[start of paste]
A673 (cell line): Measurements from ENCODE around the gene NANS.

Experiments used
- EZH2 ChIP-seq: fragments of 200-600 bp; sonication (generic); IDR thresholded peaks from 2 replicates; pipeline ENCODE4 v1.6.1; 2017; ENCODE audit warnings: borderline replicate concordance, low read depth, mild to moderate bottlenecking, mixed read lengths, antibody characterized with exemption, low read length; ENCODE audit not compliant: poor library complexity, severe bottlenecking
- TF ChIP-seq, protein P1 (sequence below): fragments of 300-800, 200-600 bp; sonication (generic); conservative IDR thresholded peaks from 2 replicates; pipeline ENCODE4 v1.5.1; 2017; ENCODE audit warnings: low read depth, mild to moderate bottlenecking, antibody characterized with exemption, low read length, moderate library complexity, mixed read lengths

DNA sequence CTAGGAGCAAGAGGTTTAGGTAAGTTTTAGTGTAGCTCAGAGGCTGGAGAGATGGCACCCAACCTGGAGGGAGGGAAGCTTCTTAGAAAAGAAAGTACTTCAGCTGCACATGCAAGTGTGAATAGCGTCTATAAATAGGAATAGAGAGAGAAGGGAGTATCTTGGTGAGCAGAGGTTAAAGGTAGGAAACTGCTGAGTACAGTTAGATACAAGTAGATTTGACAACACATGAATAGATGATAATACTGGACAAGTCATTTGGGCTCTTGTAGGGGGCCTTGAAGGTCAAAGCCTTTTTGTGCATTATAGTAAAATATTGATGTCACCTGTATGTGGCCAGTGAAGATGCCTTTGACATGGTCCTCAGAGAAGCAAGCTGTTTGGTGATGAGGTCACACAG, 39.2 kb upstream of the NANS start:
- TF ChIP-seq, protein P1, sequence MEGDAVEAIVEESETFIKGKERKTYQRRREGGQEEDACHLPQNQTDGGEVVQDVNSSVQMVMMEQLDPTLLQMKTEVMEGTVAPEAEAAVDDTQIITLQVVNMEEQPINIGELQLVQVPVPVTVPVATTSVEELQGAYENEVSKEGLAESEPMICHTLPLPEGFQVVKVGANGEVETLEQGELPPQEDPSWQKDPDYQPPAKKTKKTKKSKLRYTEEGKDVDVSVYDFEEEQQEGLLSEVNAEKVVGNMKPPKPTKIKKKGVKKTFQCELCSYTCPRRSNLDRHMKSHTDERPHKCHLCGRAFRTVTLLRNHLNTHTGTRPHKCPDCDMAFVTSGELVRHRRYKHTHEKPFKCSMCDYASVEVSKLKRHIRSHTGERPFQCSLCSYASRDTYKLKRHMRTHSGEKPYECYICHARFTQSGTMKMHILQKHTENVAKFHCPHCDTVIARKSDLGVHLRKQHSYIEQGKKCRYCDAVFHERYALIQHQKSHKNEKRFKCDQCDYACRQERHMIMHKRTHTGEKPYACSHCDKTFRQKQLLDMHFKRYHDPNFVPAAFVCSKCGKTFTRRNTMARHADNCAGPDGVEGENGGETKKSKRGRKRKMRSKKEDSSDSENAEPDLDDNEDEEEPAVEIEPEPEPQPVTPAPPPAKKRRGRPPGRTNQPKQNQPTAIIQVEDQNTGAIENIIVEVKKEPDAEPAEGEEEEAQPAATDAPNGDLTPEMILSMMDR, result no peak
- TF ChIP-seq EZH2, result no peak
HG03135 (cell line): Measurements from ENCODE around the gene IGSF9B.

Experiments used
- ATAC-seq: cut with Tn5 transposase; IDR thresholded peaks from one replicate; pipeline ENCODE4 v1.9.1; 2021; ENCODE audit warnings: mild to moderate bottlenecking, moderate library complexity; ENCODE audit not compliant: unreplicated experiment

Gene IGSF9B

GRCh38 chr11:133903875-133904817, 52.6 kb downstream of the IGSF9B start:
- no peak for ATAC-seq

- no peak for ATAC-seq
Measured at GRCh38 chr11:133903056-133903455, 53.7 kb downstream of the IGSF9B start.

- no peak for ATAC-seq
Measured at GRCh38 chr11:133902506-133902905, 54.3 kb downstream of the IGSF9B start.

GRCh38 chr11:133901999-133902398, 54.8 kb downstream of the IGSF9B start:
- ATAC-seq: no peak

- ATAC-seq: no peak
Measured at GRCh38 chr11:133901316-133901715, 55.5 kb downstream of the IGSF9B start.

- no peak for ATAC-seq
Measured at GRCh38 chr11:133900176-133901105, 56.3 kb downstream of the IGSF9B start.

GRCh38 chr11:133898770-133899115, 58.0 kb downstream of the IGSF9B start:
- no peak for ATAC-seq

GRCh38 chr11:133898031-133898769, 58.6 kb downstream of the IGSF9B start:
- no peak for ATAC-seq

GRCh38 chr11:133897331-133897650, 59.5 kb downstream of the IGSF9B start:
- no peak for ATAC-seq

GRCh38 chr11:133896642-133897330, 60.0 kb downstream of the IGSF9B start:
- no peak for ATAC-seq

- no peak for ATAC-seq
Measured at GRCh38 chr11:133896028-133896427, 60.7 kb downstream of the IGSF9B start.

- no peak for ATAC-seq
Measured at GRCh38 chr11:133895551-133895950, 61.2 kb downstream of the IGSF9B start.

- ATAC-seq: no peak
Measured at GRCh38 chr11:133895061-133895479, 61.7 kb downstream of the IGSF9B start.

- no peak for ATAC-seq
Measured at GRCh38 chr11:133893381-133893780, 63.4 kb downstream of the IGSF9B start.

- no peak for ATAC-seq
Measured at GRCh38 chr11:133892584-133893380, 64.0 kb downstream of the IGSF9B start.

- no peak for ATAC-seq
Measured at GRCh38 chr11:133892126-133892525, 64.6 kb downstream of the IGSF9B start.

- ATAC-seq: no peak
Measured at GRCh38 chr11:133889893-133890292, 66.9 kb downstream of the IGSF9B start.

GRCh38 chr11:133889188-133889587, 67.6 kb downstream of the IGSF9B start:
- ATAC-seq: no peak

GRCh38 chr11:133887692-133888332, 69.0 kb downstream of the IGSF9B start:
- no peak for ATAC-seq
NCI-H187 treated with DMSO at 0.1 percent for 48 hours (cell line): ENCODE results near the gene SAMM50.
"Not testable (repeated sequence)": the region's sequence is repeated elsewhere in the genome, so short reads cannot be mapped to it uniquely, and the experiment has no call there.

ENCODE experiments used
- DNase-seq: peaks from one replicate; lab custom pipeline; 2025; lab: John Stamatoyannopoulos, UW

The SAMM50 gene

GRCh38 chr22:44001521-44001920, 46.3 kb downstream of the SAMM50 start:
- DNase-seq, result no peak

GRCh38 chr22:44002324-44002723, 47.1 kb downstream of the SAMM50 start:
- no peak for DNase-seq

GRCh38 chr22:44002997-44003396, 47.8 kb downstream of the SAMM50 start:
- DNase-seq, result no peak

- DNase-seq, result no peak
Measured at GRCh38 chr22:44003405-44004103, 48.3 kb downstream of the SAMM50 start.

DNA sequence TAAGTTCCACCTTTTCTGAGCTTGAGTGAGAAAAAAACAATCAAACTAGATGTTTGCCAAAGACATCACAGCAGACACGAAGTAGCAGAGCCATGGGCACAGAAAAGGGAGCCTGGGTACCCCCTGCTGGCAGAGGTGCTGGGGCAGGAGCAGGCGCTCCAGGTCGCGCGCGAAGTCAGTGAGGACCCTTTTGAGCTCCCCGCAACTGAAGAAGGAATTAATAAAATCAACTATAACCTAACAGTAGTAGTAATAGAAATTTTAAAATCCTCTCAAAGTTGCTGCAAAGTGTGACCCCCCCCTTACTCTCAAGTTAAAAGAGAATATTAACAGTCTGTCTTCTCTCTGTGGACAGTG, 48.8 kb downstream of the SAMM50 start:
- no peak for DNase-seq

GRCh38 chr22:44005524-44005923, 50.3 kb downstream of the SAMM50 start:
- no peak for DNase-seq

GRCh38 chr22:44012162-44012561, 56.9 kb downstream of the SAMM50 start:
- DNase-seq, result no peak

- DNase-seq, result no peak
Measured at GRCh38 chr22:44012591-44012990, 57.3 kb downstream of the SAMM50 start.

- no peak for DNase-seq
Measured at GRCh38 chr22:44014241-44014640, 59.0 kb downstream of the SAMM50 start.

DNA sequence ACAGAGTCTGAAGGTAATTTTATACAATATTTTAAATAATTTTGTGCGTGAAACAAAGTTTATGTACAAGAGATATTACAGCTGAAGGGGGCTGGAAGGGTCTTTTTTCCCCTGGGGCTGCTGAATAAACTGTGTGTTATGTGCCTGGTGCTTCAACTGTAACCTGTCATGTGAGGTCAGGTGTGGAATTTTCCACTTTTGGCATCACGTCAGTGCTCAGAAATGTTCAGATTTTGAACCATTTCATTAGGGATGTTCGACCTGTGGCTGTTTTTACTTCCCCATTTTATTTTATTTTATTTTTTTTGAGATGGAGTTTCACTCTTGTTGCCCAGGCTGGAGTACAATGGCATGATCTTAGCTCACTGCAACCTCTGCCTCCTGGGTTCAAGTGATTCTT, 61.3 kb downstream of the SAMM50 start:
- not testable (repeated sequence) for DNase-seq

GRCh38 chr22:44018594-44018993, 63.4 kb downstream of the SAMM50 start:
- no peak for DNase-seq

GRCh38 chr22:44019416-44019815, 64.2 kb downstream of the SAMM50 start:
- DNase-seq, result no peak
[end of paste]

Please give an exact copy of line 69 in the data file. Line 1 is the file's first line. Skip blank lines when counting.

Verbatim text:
- DNase-seq, result no peak